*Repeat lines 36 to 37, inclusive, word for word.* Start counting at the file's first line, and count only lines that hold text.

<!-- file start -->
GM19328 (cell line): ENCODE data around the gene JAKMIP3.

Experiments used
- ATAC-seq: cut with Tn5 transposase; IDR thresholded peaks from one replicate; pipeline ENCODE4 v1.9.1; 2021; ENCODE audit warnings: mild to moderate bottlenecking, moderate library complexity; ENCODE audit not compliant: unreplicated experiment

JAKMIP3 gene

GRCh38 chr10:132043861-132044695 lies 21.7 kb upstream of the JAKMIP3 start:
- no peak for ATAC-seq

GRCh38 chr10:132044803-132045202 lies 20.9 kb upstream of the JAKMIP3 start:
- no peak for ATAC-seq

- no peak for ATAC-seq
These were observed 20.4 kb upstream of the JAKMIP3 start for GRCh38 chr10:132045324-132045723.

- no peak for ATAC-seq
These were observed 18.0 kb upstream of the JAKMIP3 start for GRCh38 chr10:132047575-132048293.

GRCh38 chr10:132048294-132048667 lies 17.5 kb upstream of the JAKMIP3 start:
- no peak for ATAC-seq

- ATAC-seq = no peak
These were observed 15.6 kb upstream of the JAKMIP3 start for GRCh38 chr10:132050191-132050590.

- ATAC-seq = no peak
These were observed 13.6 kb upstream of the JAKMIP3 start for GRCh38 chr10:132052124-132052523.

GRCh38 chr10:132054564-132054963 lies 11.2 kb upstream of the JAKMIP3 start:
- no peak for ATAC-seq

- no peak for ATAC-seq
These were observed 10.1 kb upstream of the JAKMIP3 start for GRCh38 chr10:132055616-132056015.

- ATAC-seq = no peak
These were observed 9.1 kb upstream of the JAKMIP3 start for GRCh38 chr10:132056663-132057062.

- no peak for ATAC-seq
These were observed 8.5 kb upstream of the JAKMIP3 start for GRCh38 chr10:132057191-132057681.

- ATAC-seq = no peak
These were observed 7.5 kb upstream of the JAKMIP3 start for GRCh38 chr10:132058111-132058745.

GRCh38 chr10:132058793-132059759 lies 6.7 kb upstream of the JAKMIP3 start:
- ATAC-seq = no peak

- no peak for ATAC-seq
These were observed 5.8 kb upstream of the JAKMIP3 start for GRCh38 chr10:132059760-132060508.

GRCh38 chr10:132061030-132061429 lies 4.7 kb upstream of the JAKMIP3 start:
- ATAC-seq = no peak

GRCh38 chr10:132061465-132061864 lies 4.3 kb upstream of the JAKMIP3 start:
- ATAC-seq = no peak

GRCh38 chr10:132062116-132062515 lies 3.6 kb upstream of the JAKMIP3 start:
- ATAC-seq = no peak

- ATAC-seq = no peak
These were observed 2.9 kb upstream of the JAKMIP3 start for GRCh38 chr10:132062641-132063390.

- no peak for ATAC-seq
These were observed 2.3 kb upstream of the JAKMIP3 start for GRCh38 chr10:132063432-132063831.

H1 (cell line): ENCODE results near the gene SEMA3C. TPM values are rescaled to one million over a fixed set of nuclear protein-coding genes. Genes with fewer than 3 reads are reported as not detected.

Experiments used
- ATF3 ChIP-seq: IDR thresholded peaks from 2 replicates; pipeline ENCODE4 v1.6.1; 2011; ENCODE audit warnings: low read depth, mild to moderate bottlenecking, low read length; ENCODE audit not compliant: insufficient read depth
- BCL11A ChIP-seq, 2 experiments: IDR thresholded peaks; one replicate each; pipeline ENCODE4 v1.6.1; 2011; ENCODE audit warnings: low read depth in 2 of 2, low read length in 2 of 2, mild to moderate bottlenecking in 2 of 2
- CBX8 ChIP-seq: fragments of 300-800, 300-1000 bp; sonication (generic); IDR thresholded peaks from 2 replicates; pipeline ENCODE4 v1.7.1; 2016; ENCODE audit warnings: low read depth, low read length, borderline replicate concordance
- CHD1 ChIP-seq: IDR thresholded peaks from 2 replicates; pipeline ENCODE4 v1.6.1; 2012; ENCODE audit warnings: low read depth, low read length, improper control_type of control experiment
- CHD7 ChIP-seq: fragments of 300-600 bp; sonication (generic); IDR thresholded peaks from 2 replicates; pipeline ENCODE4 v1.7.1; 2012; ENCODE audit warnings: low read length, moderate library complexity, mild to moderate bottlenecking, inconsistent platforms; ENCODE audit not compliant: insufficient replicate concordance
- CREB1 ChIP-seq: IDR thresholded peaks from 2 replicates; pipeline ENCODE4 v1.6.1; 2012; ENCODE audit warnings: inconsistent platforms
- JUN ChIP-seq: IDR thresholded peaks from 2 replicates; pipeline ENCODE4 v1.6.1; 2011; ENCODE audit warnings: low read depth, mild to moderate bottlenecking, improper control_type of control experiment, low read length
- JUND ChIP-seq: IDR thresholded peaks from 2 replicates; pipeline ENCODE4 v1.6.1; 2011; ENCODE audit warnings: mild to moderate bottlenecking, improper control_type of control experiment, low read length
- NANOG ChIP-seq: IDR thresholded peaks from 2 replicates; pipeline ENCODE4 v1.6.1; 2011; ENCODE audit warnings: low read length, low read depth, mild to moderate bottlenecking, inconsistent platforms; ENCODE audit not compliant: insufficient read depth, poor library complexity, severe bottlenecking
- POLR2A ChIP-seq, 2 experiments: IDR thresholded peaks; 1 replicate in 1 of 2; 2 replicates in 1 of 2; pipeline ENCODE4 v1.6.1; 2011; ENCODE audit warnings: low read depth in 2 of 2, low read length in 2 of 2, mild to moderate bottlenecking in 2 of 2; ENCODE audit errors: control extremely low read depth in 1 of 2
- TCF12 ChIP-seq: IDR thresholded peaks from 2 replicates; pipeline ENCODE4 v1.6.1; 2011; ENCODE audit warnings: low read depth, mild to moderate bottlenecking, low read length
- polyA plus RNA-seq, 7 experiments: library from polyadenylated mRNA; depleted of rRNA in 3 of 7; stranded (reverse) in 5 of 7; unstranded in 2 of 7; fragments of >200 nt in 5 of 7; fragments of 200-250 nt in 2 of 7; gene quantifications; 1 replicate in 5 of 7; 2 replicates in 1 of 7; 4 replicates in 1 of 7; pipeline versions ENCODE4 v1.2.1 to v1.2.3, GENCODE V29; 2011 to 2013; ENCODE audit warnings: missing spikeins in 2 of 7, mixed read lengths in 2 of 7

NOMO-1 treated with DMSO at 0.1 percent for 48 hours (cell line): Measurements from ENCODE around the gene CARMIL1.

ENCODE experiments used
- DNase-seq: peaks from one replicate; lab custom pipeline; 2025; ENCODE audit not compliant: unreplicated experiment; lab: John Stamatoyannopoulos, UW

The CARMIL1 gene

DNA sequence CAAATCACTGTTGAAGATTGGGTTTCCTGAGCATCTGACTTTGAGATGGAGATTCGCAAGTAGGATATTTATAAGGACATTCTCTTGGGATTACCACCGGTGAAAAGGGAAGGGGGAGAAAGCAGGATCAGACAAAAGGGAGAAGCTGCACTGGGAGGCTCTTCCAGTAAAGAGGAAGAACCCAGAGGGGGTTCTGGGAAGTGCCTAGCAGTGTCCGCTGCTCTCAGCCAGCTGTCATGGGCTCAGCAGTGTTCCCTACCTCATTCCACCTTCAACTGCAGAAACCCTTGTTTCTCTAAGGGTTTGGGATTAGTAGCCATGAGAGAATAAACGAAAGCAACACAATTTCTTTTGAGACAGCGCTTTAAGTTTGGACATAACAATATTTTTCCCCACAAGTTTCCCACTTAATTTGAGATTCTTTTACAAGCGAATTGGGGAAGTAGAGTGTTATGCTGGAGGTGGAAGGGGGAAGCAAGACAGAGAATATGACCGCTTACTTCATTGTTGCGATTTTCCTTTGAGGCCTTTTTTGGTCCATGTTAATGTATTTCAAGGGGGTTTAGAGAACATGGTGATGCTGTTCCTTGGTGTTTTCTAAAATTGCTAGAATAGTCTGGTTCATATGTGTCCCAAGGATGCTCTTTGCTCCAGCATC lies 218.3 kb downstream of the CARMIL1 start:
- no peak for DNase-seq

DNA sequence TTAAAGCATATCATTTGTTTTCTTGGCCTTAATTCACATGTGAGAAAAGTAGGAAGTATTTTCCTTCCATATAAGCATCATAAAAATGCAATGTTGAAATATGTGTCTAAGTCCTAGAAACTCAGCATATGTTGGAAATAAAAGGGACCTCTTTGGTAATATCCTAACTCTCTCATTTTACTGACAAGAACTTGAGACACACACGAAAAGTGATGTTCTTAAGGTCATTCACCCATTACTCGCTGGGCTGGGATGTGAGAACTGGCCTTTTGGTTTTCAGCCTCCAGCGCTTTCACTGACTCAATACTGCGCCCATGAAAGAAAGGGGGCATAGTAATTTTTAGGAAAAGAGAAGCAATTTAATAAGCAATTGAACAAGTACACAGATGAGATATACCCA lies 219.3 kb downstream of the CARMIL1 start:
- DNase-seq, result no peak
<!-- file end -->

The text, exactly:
- ATAC-seq = no peak

GRCh38 chr10:132062116-132062515 lies 3.6 kb upstream of the JAKMIP3 start: